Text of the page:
There’s a God for That

by Luke Muehlhauser on May 13, 2010 in Ethics,Guest Post

zeus and others

The ethical theory I currently defend is desirism. But I mostly write about moraltheory, so I rarely discuss the implications of desirism for everyday moral questions about global warming, free speech, politics, and so on. Today’s guest post applies desirism to one such everyday moral question. It is written by desirism’s first defender, Alonzo Fyfe of Atheist Ethicist. (Keep in mind that questions of applied ethics are complicated and I do not necessarily agree with Fyfe’s moral calculations.)

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What are we going to do about the thug?

By “thug”, I am referring to the type of person who seems to have no qualms about doing harm to others that get in his way. In fact, he may even enjoy it. To bring about the fulfillment of his desires, he will comfortably pull out a knife and tell you to get out of his way or, better yet, to give him your money first. He would actually be just as happy if you refused. That would give him the excuse he needs to make an example out of you – for the next person who dares to get in his way.

The question was asked:

I don’t see any valid ground for the desirist to challenge them on. What is the desirist going to say? That the “thug” “shouldn’t” desire to terrorize the streets because it thwarts more than fulfills *the majority’s* desires? That “thugs” “shouldn’t” desire to act recklessly because “we” have reasons to promote an aversion to their desires to act recklessly? Good luck with that.

This was compared to another option, which is to convince the thug that an all-knowing judger is noting every act and, if he does evil, he can look forward for an afterlife of torment and pain. There is no possible way to get away with any evil, because the eye in the sky sees all and knows all, and always delivers perfect justice to those who commit injustice on Earth.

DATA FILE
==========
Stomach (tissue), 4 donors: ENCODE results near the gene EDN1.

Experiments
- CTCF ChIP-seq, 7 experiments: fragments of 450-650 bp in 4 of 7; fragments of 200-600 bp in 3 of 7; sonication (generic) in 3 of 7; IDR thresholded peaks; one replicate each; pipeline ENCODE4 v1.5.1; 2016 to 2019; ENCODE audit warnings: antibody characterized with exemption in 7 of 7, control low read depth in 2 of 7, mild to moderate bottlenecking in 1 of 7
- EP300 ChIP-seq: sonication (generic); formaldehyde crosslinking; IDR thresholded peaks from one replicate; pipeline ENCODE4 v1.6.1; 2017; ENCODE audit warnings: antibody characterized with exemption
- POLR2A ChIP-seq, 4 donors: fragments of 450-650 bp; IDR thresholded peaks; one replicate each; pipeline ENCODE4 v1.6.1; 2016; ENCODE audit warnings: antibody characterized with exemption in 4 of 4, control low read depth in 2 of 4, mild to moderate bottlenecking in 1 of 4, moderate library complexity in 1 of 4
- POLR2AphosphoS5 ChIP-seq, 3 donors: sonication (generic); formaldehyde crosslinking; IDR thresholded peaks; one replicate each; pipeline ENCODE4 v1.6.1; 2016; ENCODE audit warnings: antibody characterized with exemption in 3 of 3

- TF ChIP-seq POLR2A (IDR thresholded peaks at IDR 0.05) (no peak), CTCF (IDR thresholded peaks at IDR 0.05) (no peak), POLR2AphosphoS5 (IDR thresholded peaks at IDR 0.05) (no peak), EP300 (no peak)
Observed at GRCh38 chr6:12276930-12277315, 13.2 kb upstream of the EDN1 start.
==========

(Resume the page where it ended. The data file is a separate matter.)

What the desirist says is that if we have a thug who has no interest in the well-being of others, and is willing to – even happy to – thwart the desires of those who do not do as he commands, and he believes there is little risk of others doing him harm, then he will in fact carry out the actions of a thug. There is nothing we can say that will cause him to change his mind.

Oh, of course we could tell him something that is not true. We could tell him that he will suffer some dire consequences from an all-knowing watcher imposing justice after death. We could tell him that there is cosmic karma where any evil a person does will come around again in this life or the next. We could also tell him that we planted a bomb in his house and if he should harm us then we will activate the bomb. Or that we have an email message set to deliver some incriminating documents to the police if we do not return home and tell the computer not to send them. Or we can say that we have a friend in that building over there with a sniper rifle who will blow the thug’s head off unless we signal him not to shoot.